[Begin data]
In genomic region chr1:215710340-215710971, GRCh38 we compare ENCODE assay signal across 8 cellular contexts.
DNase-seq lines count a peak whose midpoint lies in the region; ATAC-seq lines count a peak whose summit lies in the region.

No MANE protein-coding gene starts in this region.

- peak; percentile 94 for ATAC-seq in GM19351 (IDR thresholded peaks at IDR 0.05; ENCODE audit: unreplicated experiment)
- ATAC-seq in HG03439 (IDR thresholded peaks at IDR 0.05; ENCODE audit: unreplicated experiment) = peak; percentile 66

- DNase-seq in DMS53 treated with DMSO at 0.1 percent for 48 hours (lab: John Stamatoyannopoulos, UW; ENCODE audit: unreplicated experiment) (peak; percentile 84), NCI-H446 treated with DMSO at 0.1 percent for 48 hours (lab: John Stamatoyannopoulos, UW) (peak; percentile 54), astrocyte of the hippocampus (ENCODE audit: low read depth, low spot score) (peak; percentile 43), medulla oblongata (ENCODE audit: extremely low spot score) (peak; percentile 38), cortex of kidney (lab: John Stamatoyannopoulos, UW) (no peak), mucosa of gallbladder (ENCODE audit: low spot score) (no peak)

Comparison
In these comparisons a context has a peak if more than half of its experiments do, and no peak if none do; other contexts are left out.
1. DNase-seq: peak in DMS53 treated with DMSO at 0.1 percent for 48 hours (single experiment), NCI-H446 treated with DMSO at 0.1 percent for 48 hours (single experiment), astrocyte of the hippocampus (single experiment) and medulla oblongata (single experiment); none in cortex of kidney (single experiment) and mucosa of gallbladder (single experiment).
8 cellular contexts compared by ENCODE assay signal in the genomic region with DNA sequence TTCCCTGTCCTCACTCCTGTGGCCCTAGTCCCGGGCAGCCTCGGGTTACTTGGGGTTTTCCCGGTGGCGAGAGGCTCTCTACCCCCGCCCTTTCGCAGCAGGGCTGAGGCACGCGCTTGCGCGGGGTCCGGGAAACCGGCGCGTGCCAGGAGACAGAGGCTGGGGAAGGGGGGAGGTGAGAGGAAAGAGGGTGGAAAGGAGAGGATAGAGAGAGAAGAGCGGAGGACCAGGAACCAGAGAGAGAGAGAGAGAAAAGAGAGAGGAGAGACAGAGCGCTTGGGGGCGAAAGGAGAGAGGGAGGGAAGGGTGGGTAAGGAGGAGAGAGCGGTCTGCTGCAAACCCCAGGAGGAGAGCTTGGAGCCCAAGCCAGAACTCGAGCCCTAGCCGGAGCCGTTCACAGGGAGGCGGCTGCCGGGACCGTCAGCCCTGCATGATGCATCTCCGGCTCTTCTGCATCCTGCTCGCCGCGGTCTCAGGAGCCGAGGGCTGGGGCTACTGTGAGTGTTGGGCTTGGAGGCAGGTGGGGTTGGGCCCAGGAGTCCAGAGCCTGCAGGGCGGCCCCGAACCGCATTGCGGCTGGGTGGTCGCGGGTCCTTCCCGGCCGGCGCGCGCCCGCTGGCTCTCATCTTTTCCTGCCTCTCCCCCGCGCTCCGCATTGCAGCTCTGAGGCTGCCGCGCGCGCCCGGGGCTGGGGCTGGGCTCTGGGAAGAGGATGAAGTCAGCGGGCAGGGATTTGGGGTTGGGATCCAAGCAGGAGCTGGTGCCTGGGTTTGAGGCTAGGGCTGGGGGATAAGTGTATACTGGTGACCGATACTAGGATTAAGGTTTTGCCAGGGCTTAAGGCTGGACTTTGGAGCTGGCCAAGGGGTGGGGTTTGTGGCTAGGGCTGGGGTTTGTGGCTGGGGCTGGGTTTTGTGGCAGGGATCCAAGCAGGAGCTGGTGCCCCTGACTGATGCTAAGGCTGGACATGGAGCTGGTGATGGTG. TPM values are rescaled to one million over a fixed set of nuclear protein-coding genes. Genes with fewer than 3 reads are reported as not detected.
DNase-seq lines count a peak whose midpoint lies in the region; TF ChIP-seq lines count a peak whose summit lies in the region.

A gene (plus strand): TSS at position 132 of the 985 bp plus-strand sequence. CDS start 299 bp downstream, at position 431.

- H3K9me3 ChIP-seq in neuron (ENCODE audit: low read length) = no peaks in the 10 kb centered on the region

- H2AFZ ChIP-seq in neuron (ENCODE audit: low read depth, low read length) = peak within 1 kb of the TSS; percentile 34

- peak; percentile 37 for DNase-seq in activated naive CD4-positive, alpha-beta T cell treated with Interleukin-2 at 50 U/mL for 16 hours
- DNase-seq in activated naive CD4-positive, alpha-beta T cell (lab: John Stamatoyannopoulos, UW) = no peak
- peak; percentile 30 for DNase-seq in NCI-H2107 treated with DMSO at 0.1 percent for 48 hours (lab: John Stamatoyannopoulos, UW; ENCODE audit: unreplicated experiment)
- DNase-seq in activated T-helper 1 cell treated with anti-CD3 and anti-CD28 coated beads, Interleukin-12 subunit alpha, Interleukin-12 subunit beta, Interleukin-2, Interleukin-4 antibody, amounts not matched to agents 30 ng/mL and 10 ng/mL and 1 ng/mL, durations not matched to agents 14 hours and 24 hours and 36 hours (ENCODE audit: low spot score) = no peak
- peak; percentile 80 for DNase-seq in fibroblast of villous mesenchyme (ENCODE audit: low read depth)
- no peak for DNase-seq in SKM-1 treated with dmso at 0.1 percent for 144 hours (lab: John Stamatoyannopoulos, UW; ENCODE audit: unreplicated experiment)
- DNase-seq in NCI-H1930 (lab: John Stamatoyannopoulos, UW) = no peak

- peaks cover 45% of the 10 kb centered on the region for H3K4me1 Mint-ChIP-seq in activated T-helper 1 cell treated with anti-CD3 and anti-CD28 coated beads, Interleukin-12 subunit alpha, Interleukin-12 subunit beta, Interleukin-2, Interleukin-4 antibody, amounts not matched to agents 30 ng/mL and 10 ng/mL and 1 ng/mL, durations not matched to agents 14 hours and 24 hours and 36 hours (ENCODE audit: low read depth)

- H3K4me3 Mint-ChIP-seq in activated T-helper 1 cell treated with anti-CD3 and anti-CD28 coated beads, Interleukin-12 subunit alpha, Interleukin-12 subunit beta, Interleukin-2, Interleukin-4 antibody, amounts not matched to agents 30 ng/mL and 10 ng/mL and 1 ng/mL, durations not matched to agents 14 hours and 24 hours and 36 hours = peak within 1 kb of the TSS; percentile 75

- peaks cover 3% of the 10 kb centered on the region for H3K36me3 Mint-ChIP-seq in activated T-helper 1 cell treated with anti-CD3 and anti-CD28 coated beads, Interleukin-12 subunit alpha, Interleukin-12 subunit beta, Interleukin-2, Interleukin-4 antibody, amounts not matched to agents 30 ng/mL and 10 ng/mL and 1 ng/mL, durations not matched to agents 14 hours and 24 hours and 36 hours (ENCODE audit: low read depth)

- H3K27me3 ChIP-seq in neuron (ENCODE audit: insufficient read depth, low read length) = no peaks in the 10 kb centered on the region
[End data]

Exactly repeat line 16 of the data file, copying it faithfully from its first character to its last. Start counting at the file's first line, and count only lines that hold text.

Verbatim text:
- DNase-seq in activated naive CD4-positive, alpha-beta T cell (lab: John Stamatoyannopoulos, UW) = no peak